Scott Sumner  

For some strange reason Keynes and Hayek caused the Great Recession

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The title of this post has probably angered 90% of the profession, and perplexed another 9%. Obviously I'm taking a few liberties here; both individuals died long ago. And it's not even clear their policies caused the Great Recession. But for some strange reason they seem implicated.

I've often argued that the Great Recession was caused by mistakes in monetary policy. I began a crusade for monetary stimulus in late 2008, partly because I saw almost no one else doing the same (with a few exceptions like David Beckworth and other market monetarists.) As I got deeper into the policy debate, I noticed that two problems kept cropping up; lots of people didn't think stimulus was needed, and another large group thought it was needed, but that the Fed was out of ammunition. The latter group often called for fiscal stimulus, which turned out to be ineffective.

At this point defenders of Keynes and Hayek might make the following arguments:

"But Keynes also favored monetary stimulus, not just fiscal stimulus."

"But Hayek favored targeting NGDP, and don't you market monetarists favor the same thing?"

Yes, that's all true, but for some strange reason they seem implicated.

Let's start with Keynes. During the Great Contraction, Keynes favored both monetary and fiscal stimulus, although by 1932-33 he thought that the Fed had basically run out of ammunition. Rates were near zero. In public statements, he argued that it was time to focus on fiscal stimulus. Then something very interesting happened. FDR devalued the dollar between April 1933 and February 1934, and prices and output started rising rapidly. At first Keynes approved, but as the dollar depreciation got deeper for some strange reason Keynes turned against the policy. When FDR finally agreed to stop any further devaluation in early 1934, for some strange reason Keynes congratulated the President for ignoring the pleas of the "extreme inflationists."

Much later, Allan Meltzer noted that for some strange reason Keynes had overlooked an obvious solution to monetary policy ineffectiveness at the zero bound--a positive inflation target. Modern Keynesians did not overlook this solution; Paul Krugman and many others have recommended a 4% inflation target. If we had had that target in 2008, we could have avoided the deep recession in exactly the same way Australia did, by continuing with Taylor Rule-type policy adjustments. (BTW, I don't favor this policy, as there are equally effective techniques that do not require higher inflation, but it would "work.")

What if Meltzer and Krugman could go back in a time machine and explain the merits of this idea to Keynes (assuming they could agree to sit in the same tiny time machine.) Twenty years ago I would have guessed they could have easily convinced Keynes of the merits of their plan. Now I don't think so. I think Keynes would have smiled in a condescending way, and told them; "that's all well and good in theory, but an unanchored fiat money regime will eventually end up in hyperinflation---look what happened in Germany." For those who don't know, Keynes once called an unanchored fiat regime the worst possible monetary system, even worse that a rigid inflexible gold standard.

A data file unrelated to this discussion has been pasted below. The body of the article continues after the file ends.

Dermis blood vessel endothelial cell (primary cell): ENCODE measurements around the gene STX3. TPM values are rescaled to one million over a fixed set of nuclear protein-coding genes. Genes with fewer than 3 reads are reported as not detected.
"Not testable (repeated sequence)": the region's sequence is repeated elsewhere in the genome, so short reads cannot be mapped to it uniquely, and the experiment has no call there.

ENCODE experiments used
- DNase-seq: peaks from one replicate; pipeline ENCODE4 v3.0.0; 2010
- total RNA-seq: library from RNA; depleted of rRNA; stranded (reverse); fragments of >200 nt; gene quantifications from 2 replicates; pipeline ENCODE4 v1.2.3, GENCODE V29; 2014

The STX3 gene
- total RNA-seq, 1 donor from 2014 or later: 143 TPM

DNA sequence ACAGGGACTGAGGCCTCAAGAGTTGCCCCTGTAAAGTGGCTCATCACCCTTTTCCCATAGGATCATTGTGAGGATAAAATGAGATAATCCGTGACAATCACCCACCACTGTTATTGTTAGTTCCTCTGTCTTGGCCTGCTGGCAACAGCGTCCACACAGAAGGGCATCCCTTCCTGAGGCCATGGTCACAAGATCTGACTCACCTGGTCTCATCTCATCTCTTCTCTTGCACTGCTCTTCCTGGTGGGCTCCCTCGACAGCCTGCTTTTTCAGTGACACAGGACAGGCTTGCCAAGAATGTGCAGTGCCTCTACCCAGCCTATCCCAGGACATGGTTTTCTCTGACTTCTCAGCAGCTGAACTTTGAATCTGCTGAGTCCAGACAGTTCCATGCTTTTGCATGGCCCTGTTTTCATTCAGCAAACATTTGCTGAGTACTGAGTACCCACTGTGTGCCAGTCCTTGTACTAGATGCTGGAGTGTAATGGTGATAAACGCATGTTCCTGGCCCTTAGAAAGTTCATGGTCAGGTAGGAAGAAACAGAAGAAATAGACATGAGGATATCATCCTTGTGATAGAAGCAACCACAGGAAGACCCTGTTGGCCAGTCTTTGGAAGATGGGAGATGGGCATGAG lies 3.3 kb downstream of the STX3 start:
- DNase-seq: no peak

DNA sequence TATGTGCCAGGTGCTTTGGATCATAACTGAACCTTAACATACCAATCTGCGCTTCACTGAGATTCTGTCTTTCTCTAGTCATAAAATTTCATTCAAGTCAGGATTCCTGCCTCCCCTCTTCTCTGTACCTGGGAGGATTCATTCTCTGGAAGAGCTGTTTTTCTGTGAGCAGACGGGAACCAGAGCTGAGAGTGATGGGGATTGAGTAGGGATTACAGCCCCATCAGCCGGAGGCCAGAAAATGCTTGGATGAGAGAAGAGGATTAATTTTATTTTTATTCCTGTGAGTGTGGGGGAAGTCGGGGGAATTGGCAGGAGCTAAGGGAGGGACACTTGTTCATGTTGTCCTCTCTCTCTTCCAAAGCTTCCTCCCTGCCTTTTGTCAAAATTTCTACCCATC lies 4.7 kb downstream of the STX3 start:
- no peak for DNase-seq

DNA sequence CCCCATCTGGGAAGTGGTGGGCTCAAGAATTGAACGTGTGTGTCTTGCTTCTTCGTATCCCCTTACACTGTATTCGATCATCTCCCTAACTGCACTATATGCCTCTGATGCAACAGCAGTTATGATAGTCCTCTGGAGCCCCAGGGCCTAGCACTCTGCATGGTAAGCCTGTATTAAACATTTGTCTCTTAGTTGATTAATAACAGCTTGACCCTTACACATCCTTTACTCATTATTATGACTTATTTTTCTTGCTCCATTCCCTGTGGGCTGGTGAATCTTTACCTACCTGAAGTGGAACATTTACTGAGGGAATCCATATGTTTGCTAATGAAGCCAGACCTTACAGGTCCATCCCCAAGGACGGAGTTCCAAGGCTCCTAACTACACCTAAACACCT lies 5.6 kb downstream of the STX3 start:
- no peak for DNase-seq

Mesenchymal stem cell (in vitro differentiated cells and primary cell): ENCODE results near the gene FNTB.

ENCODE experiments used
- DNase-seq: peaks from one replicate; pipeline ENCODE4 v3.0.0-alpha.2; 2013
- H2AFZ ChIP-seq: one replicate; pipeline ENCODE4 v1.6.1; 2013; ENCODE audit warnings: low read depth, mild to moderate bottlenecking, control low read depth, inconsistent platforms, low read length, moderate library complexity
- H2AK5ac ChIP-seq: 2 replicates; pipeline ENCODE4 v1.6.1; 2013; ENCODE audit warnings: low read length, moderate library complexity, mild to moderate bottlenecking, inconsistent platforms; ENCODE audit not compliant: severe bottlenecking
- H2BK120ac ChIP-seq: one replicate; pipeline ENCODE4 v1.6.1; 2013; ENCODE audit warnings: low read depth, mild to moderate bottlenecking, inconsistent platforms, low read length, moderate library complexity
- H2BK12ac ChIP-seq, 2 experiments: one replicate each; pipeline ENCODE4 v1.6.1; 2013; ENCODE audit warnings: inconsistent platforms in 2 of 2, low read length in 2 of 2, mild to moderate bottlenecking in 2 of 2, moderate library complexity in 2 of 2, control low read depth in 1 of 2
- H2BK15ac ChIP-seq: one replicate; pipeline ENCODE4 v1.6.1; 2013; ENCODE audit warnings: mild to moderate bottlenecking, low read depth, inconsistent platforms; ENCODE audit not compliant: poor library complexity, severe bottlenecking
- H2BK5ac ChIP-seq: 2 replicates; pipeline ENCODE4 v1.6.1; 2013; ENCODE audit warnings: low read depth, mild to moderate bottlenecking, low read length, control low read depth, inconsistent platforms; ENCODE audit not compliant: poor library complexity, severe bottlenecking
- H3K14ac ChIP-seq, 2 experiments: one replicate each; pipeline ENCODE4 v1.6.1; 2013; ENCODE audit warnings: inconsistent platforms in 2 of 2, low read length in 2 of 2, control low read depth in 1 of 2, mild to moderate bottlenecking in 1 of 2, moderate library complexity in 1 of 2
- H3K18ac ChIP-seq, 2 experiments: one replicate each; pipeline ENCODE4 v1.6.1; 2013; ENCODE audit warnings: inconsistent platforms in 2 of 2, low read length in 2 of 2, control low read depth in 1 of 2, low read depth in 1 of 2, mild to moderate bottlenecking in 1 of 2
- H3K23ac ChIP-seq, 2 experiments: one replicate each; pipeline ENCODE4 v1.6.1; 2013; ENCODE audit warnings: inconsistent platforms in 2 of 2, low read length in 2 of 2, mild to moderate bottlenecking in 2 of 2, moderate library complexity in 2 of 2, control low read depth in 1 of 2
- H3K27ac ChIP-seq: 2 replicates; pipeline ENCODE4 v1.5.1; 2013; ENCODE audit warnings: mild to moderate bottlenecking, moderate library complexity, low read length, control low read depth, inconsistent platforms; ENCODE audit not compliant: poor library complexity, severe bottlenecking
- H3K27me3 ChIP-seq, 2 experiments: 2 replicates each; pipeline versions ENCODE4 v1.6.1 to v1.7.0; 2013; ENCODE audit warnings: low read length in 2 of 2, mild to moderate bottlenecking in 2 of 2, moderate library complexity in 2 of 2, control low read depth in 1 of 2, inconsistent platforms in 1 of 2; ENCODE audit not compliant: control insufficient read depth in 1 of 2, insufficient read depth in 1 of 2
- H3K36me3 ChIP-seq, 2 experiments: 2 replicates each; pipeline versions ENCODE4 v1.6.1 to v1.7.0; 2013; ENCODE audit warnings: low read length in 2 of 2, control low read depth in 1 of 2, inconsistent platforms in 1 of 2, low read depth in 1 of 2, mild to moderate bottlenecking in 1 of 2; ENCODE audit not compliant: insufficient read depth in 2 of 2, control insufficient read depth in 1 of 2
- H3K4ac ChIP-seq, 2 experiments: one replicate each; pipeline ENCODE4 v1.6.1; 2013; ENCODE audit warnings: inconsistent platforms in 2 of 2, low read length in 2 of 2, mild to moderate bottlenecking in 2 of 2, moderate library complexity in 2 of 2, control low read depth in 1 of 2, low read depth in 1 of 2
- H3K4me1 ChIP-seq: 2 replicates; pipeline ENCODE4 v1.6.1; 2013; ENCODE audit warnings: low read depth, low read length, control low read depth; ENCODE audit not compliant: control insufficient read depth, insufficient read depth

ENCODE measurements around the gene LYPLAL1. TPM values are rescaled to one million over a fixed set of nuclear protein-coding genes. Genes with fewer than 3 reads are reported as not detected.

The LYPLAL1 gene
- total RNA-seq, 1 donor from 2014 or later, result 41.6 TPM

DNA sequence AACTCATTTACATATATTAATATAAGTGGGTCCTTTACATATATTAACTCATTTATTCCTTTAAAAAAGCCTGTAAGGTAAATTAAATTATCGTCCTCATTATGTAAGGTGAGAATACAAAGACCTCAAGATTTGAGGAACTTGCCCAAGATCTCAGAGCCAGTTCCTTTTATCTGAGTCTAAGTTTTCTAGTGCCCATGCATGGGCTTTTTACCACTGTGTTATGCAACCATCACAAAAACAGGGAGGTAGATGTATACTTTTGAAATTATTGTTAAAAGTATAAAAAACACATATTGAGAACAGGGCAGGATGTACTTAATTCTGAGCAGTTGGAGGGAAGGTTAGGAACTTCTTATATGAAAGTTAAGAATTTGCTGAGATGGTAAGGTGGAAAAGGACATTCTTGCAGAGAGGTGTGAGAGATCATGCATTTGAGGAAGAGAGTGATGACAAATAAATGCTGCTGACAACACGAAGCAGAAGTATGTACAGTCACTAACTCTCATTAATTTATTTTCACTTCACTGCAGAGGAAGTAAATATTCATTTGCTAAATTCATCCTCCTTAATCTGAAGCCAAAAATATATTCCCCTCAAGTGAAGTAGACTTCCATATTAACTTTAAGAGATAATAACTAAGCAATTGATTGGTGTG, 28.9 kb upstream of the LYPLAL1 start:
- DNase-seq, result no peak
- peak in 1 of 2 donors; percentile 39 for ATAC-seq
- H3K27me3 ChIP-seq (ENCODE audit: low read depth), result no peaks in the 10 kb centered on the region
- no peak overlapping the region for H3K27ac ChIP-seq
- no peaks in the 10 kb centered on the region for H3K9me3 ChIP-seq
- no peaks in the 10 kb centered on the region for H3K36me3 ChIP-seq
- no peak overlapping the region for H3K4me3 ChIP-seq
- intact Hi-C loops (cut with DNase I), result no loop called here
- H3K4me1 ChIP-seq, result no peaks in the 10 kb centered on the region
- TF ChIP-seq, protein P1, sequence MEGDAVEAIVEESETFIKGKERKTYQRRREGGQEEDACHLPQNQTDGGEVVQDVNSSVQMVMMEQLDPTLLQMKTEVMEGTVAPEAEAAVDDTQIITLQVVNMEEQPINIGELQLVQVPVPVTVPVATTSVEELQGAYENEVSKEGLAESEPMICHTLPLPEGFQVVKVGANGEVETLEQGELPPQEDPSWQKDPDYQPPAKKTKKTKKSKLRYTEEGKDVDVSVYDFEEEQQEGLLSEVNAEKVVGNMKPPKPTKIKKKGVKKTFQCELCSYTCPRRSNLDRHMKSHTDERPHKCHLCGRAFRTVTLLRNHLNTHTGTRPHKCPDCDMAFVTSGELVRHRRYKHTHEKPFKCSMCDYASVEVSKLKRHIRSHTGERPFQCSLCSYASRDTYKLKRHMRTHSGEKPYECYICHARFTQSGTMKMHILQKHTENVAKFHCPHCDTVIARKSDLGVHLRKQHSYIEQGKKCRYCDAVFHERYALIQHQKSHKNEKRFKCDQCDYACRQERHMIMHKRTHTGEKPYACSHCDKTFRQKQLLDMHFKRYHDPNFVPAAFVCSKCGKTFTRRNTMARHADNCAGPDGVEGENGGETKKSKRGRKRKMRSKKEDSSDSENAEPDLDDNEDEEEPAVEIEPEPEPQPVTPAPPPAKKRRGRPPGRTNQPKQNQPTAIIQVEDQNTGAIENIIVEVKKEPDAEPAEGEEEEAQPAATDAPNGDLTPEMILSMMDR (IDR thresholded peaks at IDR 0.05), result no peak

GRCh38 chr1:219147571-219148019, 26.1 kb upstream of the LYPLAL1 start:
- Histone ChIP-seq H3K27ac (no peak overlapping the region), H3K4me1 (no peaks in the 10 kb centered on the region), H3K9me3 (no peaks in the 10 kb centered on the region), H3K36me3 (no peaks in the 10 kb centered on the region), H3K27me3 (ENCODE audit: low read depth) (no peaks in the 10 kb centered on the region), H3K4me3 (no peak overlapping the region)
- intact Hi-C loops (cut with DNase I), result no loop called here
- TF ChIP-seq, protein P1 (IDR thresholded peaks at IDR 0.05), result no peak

For non-Austrian readers my Hayek claim might seem less far-fetched, after all, modern Austrians have tended to be skeptical of "stimulus" as a solution to the Great Recession. But defenders of Hayek point to his support of NGDP targeting. That's true, and yet for some strange reason Hayek opposed monetary stimulus in the early 1930s, even as NGDP was obviously plunging much lower in most developed economies. In the US it fell in half. Yes, we didn't have good GDP data, but it was very clear that BOTH prices and real output were falling rapidly, so there can be no doubt that Hayek knew that nominal income was falling. Much later Hayek regretted his opposition to monetary stimulus in the early 1930s, which damaged the reputation of Austrian economics at the time.

In 2007 the number one monetary economics textbook taught students that low interest rates don't mean easy money, and that you need to look at other asset prices to ascertain the stance of monetary policy. Yet for some strange reason most economists thought money was highly expansionary. This textbook also taught students that monetary policy is still "highly effective" at near zero rates, and yet for some strange reason most economists assumed the Fed was out of ammunition.

Around 2010 when inflation in some countries rose slightly above target (due to oil prices and higher VATs) many hawks insisted that we needed to focus like a laser on the inflation target. A few years later when inflation fell below the target, for some strange reason these same hawks saw merit in missing the target--perhaps deflation could restore "competitiveness."

More recently, for some strange reason Keynesians like Larry Summers began to worry that monetary stimulus could create bubbles, even though standard Keynesian theory says that monetary stimulus is needed when unemployment is high and inflation is below target, and there is no respectable model that would justify ignoring the unemployed because of some highly questionable bubble theory that isn't even consistent with the EMH. Commenters tell me that Keynesians favor monetary stimulus. Yet in poll after poll of economists since 2008, for some strange reason only a very tiny percentage assert that money is too tight, despite the fact that most economists are Keynesians of one sort or another. For instance, almost all economists (in polls) claim that fiscal stimulus boosted GDP. For some strange reason they have the same blind spot about money as Keynes.

To summarize, people talk a good game, but for some strange reason when a crisis hits, most of the profession loses it heads. I suppose if you polled Americans in 2013 and asked; "do you think Americans should freak out like it's the end of the world if one or two cases of a not easily caught disease spreads from Africa to America?" the answer would have been no. I suspect in 2014, when this actually occurred, you'd get a different answer. . . .

. . . For some strange reason.


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COMMENTS (14 to date)
Thucydides writes: